COVID-19 has had a dramatic impact on the operations of many organizations and nearly all daily routines of their employees.
With requirements of quarantine and social distancing, being able to access critical applications and data remotely has given many organizations a way to make it through this difficult time. Working remotely is supported by the push for cloud computing and accessibility, allowing people to access their information and services from nearly anywhere. With this accessibility, however, comes the need for refocused security efforts. Most of these efforts aren’t necessarily new but must be prioritized in order to protect employees and assets, as more and more threats seek to take advantage of the pandemic.
The rise of cloud computing, mobile computing, and remote workforce have antiquated the traditional “secure perimeter”. We can no longer rely on our high-end firewalls and monitoring that protect our organizational networks. The attack surface is extended well beyond desks and cubicles into home and coffeehouses. In order to accommodate such, a greater focus needs to be placed on endpoint protections. Ensure your patching/updating tools can still keep software on remote devices on the latest versions. Deploy Next-Gen Antivirus or Endpoint Detect and Respond (EDR) software to all systems to protect against the latest threats. Check to see if your internal protections have agents that can be implemented to extend their functionality to remote devices. Many services, such as Cisco Umbrella and Security Information and Event Management (SIEM) products, have such offerings.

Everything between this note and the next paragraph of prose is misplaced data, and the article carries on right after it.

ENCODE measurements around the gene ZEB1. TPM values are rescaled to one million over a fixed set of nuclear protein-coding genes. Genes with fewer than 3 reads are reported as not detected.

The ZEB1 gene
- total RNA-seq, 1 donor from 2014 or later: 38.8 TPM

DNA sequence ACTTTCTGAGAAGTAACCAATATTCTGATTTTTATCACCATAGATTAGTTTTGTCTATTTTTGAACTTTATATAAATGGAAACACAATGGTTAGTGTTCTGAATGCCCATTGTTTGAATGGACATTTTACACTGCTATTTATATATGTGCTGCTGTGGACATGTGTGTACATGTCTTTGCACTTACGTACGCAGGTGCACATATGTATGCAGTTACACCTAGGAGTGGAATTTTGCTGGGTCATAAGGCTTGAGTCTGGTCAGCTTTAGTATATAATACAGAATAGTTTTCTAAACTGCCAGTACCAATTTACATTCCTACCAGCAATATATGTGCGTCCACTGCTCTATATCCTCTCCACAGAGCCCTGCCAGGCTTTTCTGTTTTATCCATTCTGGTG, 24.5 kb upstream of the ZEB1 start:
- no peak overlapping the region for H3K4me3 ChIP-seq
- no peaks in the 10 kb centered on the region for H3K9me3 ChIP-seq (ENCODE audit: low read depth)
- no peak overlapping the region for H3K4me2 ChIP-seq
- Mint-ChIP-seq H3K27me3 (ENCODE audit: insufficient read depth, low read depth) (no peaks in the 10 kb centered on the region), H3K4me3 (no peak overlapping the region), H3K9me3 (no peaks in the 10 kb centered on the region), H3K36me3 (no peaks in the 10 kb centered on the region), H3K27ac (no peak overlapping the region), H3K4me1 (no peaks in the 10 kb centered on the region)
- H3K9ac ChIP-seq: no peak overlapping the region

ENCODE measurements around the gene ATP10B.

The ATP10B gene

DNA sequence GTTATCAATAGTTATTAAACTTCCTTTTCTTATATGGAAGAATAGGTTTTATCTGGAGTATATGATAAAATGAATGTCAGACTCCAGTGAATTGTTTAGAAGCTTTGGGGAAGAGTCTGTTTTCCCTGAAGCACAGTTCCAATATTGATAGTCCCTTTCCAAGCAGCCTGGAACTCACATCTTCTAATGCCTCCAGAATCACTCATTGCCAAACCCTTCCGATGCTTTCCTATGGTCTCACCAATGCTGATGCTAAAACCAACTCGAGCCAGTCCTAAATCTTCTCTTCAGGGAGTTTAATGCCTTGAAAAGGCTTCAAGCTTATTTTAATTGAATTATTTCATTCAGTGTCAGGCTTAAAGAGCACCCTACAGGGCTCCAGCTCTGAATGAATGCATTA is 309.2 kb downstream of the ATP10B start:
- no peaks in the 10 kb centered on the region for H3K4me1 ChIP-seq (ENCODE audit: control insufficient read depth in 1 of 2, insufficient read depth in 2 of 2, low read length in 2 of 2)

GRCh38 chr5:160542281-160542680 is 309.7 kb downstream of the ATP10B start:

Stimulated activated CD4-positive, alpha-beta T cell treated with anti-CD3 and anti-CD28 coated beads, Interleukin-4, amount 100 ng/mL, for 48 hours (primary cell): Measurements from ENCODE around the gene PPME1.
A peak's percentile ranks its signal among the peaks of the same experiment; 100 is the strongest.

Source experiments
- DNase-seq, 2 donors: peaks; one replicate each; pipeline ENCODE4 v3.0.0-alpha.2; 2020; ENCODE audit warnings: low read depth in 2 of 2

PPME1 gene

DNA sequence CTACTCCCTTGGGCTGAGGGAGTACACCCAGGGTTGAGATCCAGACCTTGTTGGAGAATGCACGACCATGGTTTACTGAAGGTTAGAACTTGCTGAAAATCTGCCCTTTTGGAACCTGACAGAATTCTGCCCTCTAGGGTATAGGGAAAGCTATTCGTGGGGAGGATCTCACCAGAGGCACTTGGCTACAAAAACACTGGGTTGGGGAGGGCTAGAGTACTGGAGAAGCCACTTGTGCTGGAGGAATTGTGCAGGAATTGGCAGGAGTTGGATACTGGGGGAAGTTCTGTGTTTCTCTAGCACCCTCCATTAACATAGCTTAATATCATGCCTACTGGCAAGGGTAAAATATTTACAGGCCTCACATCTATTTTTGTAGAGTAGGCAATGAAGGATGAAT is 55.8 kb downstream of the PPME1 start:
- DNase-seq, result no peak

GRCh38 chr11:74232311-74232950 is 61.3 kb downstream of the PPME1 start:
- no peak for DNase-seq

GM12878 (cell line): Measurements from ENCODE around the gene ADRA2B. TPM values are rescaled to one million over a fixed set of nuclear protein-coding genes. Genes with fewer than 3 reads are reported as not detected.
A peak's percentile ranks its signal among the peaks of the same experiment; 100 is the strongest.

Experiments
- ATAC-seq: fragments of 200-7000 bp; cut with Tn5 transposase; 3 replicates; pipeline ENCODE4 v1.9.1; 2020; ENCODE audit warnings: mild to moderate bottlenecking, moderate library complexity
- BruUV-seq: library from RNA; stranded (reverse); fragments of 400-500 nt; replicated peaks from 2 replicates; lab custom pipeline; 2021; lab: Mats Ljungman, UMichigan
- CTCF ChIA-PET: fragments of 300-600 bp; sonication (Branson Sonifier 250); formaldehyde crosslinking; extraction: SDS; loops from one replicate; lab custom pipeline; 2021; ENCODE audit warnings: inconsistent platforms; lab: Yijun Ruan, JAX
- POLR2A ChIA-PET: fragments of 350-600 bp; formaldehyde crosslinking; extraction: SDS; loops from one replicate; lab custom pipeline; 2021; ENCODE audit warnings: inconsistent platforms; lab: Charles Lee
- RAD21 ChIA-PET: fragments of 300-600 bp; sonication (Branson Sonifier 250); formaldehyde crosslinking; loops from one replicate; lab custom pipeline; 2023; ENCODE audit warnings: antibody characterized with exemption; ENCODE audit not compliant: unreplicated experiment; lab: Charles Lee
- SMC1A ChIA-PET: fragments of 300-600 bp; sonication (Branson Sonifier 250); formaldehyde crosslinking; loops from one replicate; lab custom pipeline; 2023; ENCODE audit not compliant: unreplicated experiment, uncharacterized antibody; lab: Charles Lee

Of course, none of these controls matter if business is being conducted on employee personal devices. If at all possible, provide employees with organization-controlled and protected systems for remote work, as there is no visibility into the security of personal devices. Discourage the storage of critical and sensitive data on remote systems by providing easy mechanisms and workflows for working on data in organizational information systems like VPN or cloud storage and applications. Stay away from commonly targeted remote access methods like Remote Desktop though and secure VPN and cloud apps with strong authentication controls like multi-factor authentication as well as restricting access to only the resources each employee needs. If sensitive data must be kept on remote systems, ensure that whole disk encryption is used in case the devices are lost or stolen.
Despite the mention of many technical controls, one of the most important aspects of protecting a remote workforce is the same as protecting an in-office workforce: security awareness and training. This becomes even more critical as the security of your organization now depends on the security of each remote employee’s home network and practices. Give remote workers guidelines for basic home network hygiene such as setting secure wireless and router passwords, ensuring routers are up-to-date, and disabling router remote management. Encourage locking workstations when not in use, even when at home, to prevent overzealous family members from causing problems. Stress the importance of remaining vigilant against phishing scams as attackers are active exploiting the pandemic to increase their phishing success rates. Finally, providing an established line of communication for reporting phishing or suspicious activity is vital in a remote work scenario where visibility is reduced.
As remote work continues to see a wave of adoption, it is crucial that cybersecurity protocols adapt to the changes. This requires a reprioritization of efforts to accommodate the shift in the threat landscape. Remote employees are continuously being exposed to specific vulnerabilities and are working without the full protection of on-site IT security. Seeing this, it’s critically important that remote workers are trained to recognize the types of attacks they are most likely to encounter. Organizations must deploy the tools and trainings they need to get cybersecurity right, both in the office and homes.